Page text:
Organize Your Space

Clutter often builds up due to a simple lack of organization. Regardless of your home or office’s layout, look at your rooms and designate spaces to place the items and supplies you need so you always know where everything is. This helps reduce that feeling you’ll never find something, while also creating a more organized environment that is less daunting to face. If possible use closed spaces with doors or drawers so you don’t have to look at the items. When you keep things on open shelves or desktops, even if they are reasonably organized, you still have those visual stimuli in front of you which still causes stress. When you reduce the items your mind has to see, you also reduce stress and anxiety. (1)

Keep Up The Organization

Clutter has a way of creeping up on you. Make sure when you use something you put it back right away. This simple act is a habit worth forming. Continue to make the effort and hopefully it will become easier and easier to maintain. If not, stay committed! (1)

Use Folders For Work   

If you find you are an out of sight out of mind kind of person, make sure you keep on top of things using folders. A pending folder allows you to keep your workspace neater, while also ensuring nothing gets missed. You can review the folder every day, prioritize the items and take out the work you need to tackle. As new projects or tasks come up, you can decide if you can tackle them now, or if you can file them in your pending projects folder. And don’t forget to use the rule when you’re finished with something put it away. Before you leave work for the day, clear your desk so you have a fresh start every morning. (1)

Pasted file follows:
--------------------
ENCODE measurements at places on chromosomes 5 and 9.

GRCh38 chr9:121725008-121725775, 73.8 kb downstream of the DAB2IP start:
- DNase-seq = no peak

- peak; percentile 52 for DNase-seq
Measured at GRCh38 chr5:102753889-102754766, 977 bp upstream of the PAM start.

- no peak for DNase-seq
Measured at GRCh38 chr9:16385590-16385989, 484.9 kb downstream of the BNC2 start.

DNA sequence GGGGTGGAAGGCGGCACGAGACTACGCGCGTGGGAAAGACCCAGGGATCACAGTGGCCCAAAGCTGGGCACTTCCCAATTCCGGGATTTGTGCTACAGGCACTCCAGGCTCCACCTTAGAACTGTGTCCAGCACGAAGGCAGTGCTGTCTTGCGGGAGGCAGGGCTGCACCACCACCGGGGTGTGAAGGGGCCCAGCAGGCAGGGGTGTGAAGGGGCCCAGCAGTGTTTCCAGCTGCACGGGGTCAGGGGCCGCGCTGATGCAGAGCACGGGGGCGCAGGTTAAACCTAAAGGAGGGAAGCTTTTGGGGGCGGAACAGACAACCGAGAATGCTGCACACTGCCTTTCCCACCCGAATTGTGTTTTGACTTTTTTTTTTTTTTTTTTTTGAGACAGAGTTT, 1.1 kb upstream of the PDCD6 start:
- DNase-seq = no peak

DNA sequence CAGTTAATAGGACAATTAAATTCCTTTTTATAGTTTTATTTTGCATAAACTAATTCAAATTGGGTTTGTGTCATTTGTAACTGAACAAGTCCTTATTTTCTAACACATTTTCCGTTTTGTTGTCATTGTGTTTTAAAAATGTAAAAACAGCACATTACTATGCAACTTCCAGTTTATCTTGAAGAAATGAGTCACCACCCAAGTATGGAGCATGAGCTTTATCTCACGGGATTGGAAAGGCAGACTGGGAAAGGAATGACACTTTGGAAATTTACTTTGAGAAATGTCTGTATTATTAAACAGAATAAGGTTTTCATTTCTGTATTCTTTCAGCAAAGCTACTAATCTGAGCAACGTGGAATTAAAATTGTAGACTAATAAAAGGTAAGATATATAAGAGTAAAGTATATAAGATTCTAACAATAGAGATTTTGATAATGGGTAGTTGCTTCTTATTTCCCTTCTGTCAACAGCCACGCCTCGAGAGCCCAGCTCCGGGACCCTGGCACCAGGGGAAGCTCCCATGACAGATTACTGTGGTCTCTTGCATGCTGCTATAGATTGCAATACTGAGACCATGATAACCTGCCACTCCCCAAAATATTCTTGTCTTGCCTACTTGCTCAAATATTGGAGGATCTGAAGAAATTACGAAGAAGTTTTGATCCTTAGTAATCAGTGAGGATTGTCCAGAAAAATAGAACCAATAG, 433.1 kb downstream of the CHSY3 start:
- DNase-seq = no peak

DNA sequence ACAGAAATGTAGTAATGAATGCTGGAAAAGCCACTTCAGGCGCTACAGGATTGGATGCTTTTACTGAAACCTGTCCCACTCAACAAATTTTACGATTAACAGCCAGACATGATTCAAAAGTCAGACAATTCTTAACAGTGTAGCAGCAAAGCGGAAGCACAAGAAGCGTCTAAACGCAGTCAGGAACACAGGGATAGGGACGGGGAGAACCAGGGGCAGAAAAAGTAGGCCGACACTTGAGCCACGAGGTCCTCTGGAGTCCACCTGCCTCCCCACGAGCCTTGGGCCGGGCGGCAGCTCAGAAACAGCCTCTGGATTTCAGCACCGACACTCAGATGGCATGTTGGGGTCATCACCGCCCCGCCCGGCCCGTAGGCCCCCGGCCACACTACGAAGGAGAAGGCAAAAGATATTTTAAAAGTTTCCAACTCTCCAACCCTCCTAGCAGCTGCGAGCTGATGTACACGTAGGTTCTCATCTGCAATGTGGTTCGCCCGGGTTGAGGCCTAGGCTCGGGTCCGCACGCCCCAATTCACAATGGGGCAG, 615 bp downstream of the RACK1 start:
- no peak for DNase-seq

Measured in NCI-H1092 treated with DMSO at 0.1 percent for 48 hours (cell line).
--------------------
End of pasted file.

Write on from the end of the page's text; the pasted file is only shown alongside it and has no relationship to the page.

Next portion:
Sort Papers Daily

For both work and home, paper is one of the biggest causes of clutter. Plan to sort papers daily such as mail, flyers, newspapers, etc. so you can toss the things you don’t need in the recycle bin, and put anything else you need in its designated place. Flyers are a perfect example of something that needs its own designated drawer for example. This is a mindful, conscious act that allows you to only keep what you need and reduce the clutter you bring into your space. (1)

Declutter Your Mind

Once your space is decluttered try the same process with your mind. Teach yourself how to remain in the moment, always focusing on the task at hand. As worry and stressful thoughts try to sneak into your mind, you can push them aside and continue focusing intently on your work. Reduce distractions such as cell phones and constantly checking emails, and assign times of the day to refer to your gadgets so you don’t feel stressed you’ll get behind on communication. (1)

While life might still be a little hectic, these tips can help declutter both your environment and your mind. (1)



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About Dr. Morgan Camp M.D.

Dr. Morgan is an expert in Functional and Integrative Medicine with a Strong Emphasis in stress related illnesses like anxiety and insomnia. In addition to his 20 years of work in Functional Medicine, he has expanded his practice to include work on the deeper aspects of our being that point to the root cause of our illnesses working with Mind Body Wellness, Energy Medicine, and Healing with Consciousness.